Paternity Leave in the United States

While women in the United States can usually expect to take 12 weeks of unpaid leave following the birth of a baby, new dads often don’t have the same luxury. Although a growing number of men report wanting to stay at home with newborns and certain employers may be willing to offer new fathers a few weeks off, paid and unpaid paternity leave is still a rarity in the United States. In fact, it’s the lone developed nation where paid time off isn’t guaranteed, even to new mothers.

The Importance of Paternity Leave

For an increasing number of young men, paternity leave isn’t just an excuse to miss work for a few weeks. Fathers who take time off to be with a newborn are able to bond with them at an extremely important time. Those who do take paternity leave have shown to be more involved in childcare, cooking, transportation, and after school activities later on down the road. Paternity leave facilitates emotional buy-in and involvement as soon as the new baby arrives.

Attitudes Toward Paternity Leave in the US

Although just 10 to 15 percent of white-collar employers in the U.S. offer paid leave for new fathers, your boss and business may not be the only things preventing you from staying at home with your newborn. Many men report a workforce stigma around paternity leave, saying there is an unspoken standard that taking more than a week off to care for a baby is inappropriate. In fact, even when an employer is willing to offer generous paid leave to new fathers, a staggering 64% of men still only took between one and two weeks to be home with their newborns.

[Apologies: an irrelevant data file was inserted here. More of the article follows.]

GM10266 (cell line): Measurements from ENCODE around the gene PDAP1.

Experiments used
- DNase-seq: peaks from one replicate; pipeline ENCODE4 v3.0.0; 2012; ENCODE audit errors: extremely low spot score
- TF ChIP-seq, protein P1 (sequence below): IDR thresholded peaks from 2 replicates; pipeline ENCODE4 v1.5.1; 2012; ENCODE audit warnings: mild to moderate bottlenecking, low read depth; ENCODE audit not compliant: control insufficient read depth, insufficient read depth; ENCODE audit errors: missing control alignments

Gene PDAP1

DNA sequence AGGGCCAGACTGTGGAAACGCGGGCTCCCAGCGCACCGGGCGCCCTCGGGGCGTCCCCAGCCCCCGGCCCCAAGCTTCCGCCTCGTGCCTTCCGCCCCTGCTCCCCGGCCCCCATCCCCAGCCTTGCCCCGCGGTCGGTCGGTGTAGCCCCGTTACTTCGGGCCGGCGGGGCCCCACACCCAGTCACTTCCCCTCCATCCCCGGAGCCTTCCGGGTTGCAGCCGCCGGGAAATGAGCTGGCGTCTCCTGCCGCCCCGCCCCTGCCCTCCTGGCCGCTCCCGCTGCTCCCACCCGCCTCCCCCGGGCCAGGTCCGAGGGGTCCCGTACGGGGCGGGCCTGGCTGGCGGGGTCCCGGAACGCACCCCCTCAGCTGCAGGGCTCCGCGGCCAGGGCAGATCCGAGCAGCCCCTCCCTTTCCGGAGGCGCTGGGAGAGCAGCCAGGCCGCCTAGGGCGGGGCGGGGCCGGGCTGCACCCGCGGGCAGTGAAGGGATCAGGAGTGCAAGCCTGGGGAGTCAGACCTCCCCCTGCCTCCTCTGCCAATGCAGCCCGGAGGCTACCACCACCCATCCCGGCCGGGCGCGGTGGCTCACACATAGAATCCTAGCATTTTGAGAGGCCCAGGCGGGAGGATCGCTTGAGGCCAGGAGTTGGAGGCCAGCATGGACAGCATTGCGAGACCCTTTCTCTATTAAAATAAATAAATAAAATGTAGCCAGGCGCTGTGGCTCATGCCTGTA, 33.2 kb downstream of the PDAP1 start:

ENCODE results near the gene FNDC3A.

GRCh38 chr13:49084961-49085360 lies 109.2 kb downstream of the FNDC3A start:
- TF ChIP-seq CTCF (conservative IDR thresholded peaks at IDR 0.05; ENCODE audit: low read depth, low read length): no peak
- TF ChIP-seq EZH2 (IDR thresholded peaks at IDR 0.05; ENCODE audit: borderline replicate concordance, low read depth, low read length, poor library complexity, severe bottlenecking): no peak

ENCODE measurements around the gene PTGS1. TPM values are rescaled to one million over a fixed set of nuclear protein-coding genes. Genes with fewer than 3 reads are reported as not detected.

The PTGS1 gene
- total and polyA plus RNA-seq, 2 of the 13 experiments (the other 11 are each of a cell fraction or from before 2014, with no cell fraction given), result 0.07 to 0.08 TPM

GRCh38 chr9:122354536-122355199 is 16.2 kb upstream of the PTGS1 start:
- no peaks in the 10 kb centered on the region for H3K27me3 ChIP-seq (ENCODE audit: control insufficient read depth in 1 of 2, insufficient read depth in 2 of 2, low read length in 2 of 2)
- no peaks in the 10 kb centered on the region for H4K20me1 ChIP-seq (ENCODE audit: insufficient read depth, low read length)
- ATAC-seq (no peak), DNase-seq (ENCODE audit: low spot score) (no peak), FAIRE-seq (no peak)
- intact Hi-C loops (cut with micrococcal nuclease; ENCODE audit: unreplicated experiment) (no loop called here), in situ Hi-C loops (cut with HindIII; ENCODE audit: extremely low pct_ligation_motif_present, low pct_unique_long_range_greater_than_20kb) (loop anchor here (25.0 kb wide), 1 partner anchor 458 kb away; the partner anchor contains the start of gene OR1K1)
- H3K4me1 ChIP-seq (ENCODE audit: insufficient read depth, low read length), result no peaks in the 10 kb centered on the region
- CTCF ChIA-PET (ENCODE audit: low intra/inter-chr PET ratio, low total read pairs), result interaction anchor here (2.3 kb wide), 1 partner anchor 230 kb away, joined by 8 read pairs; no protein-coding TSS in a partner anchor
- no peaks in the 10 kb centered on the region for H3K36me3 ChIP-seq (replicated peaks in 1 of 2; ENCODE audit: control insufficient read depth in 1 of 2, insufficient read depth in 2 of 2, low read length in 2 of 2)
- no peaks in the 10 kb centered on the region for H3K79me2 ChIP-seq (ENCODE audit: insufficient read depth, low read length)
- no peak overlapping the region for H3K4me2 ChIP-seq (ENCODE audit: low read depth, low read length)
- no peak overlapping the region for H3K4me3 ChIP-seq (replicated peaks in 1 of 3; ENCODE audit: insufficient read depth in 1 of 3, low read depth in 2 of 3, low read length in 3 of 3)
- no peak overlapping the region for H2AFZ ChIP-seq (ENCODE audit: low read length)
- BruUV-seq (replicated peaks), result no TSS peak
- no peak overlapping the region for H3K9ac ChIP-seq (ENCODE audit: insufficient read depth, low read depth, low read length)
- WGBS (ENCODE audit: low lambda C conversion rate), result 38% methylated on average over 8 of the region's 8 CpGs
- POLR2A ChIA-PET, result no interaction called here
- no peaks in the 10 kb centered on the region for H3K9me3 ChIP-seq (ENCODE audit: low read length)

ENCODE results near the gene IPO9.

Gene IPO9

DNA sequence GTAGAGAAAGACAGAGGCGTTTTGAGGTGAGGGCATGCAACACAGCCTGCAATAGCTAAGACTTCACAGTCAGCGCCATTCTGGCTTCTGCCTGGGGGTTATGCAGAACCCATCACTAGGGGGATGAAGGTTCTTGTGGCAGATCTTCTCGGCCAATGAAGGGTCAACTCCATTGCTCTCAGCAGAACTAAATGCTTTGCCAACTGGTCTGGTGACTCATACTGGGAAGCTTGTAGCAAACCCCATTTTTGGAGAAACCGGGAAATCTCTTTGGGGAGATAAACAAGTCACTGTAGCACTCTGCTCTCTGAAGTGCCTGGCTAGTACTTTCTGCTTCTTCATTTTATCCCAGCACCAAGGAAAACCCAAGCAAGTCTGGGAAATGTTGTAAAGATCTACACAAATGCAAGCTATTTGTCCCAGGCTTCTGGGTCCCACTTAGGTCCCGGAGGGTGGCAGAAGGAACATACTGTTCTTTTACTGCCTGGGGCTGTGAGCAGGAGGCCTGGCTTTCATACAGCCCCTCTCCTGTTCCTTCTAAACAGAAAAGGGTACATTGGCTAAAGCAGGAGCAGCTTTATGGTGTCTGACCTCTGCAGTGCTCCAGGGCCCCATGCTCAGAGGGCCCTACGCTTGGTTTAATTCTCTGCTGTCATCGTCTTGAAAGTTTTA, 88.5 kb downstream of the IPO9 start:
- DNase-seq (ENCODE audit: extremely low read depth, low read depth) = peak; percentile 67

A Shift in Perception

The youngest generation of fathers is slowly starting to change the way that employers look at paternity leave. Millennials place more importance on work-life balance than generations before them, forcing employers to adapt to stay competitive. In fact, some like Enrst & Young have even begun to offer six weeks of paid leave to fathers who are the primary caregiver. Even so, this continues to be the exception rather than the rule. Paternity leave in the U.S. is still a work in process.